President Trump is burning through staff at a rate much higher than his five predecessors, setting a record of losing 34 per cent of his key White House aides in his first year.
Brookings Institution senior fellow Kathryn Dunn Tenpas crunched the numbers and figured out that Trump’s turnover is more than triple what Democratic President Obama saw in his first year and double that of Republican President Ronald Reagan.
When looking at the most visible positions – jobs like press secretary and White House chief of staff, which Tenpas dubs as ‘Tier One’ posts – half of those individuals left Trump’s staff before January 19 of this year.
Chief Strategist Steve Bannon, Chief of Staff Reince Priebus, Deputy Chief of Staff Katie Walsh, Press Secretary Sean Spicer and National Security Advisor Michael Flynn all left within Trump’s first year. Meanwhile, Rob Porter’s exit has created havoc for Trump this week
BYE GIRL: Omarosa Manigault Newman’s (right) departure contributed to the 34 per cent of Trump staff gone, while Counselor to the President Kellyanne Conway (left) remains on the job
Departures from the Trump administration far outpace those of his five predecessors of both Democratic and Republican persuasion, according to data compiled by the Brookings Institution and National Journal
Overall, Tenpas looked at 64 prominent jobs in the Trump administration, consisting of 19 positions unique to Trump, along with 45 prominent job titles that were also used in previous administrations.
The researcher benefited from the fact that the National Journal previously compiled lists of ‘Decision Makers’ within an administration’s first year, a study that started in 1981 with Reagan and concluded in 2009, with Obama’s staff.
Piggybacking on National Journal’s research, Tenpas tried to do the same thing with Trump and then see how many individuals still held down those jobs a year after the Republican president’s swearing-in ceremony.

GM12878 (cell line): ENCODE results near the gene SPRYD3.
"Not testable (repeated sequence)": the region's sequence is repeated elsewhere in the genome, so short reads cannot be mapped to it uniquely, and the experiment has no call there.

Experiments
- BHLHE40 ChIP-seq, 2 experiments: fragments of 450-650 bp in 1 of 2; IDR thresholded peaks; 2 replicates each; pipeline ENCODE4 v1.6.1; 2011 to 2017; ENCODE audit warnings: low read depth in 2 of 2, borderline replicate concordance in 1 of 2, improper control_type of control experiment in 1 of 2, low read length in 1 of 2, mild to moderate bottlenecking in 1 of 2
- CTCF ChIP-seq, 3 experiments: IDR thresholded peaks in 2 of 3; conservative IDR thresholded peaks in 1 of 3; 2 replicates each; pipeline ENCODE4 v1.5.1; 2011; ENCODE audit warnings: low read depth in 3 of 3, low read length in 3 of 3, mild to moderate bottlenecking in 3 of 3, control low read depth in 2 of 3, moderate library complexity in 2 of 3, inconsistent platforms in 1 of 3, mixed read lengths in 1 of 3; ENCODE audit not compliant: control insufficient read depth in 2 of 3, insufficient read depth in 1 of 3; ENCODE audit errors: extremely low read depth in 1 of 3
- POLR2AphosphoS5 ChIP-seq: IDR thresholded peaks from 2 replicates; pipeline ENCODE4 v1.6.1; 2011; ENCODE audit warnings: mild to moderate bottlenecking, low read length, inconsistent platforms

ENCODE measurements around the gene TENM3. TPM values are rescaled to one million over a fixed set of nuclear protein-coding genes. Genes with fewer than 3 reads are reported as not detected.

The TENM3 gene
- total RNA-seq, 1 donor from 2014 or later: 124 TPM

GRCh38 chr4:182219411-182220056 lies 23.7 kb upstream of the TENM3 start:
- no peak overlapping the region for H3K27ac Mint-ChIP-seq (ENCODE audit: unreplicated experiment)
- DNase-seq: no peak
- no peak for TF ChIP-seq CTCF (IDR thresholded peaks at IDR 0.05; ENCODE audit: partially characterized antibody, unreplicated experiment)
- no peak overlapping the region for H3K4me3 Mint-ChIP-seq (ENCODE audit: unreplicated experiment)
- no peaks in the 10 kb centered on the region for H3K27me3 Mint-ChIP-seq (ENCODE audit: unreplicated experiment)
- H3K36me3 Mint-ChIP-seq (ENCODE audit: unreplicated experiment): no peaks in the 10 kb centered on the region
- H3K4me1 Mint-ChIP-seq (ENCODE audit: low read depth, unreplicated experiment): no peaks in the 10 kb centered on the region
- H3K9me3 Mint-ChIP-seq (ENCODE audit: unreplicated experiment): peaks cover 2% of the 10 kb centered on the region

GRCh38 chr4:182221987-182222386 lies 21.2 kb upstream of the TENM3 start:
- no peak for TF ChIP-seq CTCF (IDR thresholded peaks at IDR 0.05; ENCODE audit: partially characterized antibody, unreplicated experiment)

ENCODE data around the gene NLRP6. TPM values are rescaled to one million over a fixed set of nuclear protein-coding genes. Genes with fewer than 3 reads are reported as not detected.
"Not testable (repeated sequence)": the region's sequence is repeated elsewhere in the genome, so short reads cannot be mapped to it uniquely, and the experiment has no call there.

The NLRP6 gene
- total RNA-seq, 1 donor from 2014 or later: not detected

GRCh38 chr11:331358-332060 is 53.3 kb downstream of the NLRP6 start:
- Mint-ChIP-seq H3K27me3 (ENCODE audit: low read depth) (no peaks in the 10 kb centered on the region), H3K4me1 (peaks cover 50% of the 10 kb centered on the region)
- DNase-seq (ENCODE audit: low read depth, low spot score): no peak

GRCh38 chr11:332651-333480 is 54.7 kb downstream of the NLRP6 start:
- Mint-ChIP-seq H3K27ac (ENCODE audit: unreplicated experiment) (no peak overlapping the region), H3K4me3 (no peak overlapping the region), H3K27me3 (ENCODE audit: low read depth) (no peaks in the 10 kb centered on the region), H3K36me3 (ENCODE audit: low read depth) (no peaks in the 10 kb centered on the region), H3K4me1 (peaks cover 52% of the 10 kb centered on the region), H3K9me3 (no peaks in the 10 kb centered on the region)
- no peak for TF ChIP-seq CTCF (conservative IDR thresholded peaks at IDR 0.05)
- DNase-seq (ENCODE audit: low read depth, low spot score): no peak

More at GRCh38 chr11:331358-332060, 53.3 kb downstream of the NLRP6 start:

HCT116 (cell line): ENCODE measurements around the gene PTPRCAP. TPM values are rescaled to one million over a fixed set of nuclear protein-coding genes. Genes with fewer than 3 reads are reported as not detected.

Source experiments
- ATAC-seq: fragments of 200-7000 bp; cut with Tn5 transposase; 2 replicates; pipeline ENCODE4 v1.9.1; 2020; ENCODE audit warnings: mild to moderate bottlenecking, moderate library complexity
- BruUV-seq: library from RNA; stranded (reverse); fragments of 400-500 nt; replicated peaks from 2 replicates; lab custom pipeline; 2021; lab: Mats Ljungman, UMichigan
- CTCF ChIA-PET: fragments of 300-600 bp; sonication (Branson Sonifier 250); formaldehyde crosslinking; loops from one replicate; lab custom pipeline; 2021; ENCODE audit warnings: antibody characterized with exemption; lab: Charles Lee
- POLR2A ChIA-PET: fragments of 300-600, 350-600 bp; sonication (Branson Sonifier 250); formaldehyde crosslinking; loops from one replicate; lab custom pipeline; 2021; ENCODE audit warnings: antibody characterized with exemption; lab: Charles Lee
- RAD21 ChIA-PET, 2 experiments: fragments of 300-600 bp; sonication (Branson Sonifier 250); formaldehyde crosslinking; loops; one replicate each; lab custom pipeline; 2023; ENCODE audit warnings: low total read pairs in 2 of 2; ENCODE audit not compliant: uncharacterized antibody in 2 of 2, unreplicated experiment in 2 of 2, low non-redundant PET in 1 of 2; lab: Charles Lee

What she found was that six of the 12 people in ‘Tier One’ positions were already gone.
First to go was National Security Advisor Michael Flynn, who resigned on February 10, 2017. He was soon followed by Deputy Chief of Staff Katie Walsh on March 30.
Then there were the double departures of Republican National Committee alumni Sean Spicer, the president’s first press secretary, and Reince Priebus, the president’s first chief of staff in July.
The departures of George Sifakis, assistant to the president, and KT McFarland, deputy national security adviser, also counted toward the six of 12 ‘Tier One’ job losses.
And by comparison, Obama only lost one top-tier adviser in the same amount of time, while President George W. Bush lost zero high-level staffers.
In her paper, Tenpas acknowledged that one person changing positions sometimes creates a domino effect.
Spicer left because President Trump had appointed fundraiser Anthony Scaramucci to be communications director, a job that the New York businessman only held for 11 days.
Priebus’ ouster paved the way for Chief of Staff John Kelly, who had been serving as Department of Homeland Security head. And with Kelly’s appointment, the ex-military man brought in some of his own staff.
Kelly was also responsible for pushing some original Trump hires out: most notably reality TV star Omarosa Manigault Newman, who had served as an assistant to the president.
Manigault Newman’s dramatic departure contributed to the 34 per cent turnover rate, Tenpas confirmed.
Tenpas’ calculation, however, didn’t count for each time a position was filled, just the fact that it was vacated within the first year.
So the fact that Trump has technically had four communications directors – with Spicer first filling in as acting, and then the White House hiring Mike Dubke, and then Scaramucci, and then finally the appointment of campaign press secretary Hope Hicks – only counts against the president once, by this report’s measure.
The researcher also tried to get to the root of the problem, which she attributed to the values the president looks for in his staff.
‘In looking at why Trump has experienced such high turnover, I argue he has valued loyalty over qualifications and suffered from a White House that has functioned in a chaotic manner,’ Tenpas wrote.
‘Both features have made it difficult to retain staff and have contributed to governance difficulties he has encountered,’ she continued. ‘If history is any guide, staff recruitment and retention during his second year could prove challenging as well.’